“Over the past 20 years of my career, [there] certainly has been an evolution towards better-for-you. That is where my two partners excelled; that’s where most of our LP made their money and have their successes - in either evolutionarily or revolutionarily better products; and that's really where the funds are going to focus, in terms of market segments specifically.”
It will also embrace brands that are not just you good-for-you but also good-for-the-world, along with those coming up with new ways to improve longevity.
“Beauty and personal care is really exciting, with incredible [developments] even over the past 10 years,” said Giannuzzi.
“And we’re seeing interesting things with pets, a [category that’s] little bit less regulated, so there’s products coming out that often start with pets and end up for human beings after proper testing.
“So, across the board, we’re seeing the evolution of eating better and living healthier and we want to be part of that.”
In name and in spirit
Giannuzzi said the origins of the company’s name goes back to his own ‘humble’ beginnings at the start of his career.
“I didn’t have many clients and didn’t have any money and I was pretty desperate [so] I made a rule that I would take every call … a lot of them ended up being favours, but if you do enough favours, things always come back to you,” he told this site.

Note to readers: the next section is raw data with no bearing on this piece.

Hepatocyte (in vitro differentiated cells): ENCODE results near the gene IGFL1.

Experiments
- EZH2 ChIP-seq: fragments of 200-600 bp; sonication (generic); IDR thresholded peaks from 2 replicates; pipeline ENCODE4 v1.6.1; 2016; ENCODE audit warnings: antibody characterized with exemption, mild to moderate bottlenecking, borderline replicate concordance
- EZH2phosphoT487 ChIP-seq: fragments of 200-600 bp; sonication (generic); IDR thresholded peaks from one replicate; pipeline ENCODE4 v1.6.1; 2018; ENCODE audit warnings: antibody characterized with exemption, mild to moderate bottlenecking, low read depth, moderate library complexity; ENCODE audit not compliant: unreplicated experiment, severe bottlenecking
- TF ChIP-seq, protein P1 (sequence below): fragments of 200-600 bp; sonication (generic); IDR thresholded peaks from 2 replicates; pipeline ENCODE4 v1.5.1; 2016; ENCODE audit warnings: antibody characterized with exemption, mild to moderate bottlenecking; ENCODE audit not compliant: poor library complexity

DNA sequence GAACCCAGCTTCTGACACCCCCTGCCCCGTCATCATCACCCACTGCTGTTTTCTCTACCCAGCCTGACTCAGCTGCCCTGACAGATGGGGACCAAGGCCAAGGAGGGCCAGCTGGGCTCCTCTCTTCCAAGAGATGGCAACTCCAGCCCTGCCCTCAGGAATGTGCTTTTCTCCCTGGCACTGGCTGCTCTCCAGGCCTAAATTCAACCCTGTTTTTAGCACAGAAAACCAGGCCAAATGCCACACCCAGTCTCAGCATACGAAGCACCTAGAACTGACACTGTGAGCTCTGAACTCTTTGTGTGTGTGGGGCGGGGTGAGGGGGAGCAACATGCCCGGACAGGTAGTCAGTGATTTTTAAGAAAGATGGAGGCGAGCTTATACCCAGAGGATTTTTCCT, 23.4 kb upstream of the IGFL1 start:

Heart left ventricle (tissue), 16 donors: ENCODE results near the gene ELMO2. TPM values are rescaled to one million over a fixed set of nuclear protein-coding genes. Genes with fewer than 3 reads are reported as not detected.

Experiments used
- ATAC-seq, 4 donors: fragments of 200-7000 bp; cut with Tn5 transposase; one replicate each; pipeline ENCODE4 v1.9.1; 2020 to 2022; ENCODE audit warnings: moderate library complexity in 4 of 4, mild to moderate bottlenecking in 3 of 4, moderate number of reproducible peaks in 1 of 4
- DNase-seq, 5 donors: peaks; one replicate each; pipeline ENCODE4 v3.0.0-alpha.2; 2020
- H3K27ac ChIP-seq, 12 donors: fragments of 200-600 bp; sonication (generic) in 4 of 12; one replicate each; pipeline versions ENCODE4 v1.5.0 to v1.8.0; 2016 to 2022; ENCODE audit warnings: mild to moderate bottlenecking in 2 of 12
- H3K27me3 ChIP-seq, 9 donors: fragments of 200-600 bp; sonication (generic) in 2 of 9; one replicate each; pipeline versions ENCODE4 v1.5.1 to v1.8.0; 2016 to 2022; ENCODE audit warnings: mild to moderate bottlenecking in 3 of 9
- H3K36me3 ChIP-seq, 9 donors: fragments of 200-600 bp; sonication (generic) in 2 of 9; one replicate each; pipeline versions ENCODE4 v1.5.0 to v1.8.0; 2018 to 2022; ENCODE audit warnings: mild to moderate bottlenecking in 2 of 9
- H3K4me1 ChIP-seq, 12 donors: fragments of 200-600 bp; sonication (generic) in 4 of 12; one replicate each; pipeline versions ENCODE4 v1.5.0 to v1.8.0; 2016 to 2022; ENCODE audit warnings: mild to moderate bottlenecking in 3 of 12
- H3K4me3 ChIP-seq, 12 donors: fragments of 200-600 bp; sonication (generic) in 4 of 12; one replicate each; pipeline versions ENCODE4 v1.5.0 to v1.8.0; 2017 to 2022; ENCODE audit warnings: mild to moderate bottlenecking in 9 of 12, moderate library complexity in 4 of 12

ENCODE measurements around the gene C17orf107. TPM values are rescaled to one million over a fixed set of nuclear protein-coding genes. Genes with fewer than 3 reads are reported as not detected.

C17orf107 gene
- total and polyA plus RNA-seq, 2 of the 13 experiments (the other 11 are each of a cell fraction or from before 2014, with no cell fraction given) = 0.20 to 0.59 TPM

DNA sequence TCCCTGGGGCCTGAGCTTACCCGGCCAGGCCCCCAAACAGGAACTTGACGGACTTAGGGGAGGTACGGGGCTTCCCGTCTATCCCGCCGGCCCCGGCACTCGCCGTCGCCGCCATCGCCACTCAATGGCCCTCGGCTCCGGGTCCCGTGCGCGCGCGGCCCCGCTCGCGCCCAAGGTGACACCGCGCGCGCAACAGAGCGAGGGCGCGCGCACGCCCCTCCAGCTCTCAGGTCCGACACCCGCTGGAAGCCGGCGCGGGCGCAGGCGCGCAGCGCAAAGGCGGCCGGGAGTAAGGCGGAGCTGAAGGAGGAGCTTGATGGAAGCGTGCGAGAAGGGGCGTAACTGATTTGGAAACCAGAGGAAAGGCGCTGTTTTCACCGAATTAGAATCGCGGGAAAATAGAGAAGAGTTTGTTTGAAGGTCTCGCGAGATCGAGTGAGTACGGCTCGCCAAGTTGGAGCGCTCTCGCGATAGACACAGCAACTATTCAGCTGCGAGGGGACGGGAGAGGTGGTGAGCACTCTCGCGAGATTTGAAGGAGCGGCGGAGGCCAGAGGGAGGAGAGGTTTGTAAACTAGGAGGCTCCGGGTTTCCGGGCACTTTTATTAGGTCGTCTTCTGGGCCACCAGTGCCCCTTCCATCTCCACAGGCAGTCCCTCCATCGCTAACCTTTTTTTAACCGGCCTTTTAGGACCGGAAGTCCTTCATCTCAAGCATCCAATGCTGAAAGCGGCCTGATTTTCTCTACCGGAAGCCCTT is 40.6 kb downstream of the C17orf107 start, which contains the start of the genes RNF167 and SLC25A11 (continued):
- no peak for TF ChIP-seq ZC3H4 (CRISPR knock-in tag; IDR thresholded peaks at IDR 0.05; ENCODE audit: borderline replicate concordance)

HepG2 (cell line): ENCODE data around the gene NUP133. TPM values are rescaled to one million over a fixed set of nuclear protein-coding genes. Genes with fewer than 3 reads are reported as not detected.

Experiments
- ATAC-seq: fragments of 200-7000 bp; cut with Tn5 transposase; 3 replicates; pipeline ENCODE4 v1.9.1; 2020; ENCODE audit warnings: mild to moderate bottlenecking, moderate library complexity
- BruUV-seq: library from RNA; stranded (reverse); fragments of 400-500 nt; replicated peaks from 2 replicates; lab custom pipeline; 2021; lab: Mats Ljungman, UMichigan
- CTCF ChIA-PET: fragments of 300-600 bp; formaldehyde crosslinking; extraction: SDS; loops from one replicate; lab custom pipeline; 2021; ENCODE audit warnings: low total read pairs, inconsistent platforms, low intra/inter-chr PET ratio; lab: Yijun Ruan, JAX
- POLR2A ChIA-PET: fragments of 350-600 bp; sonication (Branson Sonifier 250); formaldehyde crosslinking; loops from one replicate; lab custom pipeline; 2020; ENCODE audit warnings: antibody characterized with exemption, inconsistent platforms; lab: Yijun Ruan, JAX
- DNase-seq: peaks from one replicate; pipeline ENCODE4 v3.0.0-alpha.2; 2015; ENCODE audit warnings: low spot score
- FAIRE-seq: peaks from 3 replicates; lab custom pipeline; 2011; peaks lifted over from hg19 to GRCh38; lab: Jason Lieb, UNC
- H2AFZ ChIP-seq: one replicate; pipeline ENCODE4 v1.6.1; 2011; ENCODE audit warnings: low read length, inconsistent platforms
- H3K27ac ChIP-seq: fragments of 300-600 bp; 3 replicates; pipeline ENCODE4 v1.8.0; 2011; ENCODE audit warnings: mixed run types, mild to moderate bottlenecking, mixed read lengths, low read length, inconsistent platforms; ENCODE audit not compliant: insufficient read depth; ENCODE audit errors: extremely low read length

“So, our view is we want to meet everybody.
“If we get 100 calls in a day, it might be tough, but we want to meet young brands. We’re not going to invest in a brand that launched last week or even last year but [for us] to be meaningful and impactful in this industry, the way to start is to meet those young brands today.
Giannuzzi added, “It’s completely self-serving, but we really want to meet everybody. So when they reach out, we’ll try to be really responsive and to be a friend.”
“The three of us came together about two years ago with an idea and a concept that we thought was quite different and transformative in our industry.”
Giannuzzi’s first client - back in 1999 - was a small concern with five or six employees, bringing in a couple $100,000 in revenue from a product called Fruitwater. Energy Brands initially distributed its products to health food stores and independent retailers in the New York area, adding VitaminWater to its line in 2000, which saw it jumping to $670m in revenue by 2007, when it was sold to Coca-Cola for $4.1bn.
“I became known as the VitaminWater lawyer and with that experience, I started a law firm dedicated exclusively to startup founders in the food, beverage, beauty, supplements and pet food sectors.”
Today, Giannuzzi Lewenden has almost 25 lawyers serving 1,000 brands in the consumer space.
“The origin of Humble actually comes from my experiences serving these founders,” said Giannuzzi.
Often, when founders need to raise money - to expand their portfolio, increase their retail footprint or ramp up their marketing - they approach what Giannuzzi terms as ‘investor people’.
“These are people with MBAs and super smart and often quite nice. But they’ve never worn the hat of the founder. They’ve never been through a process of building a company,” he said.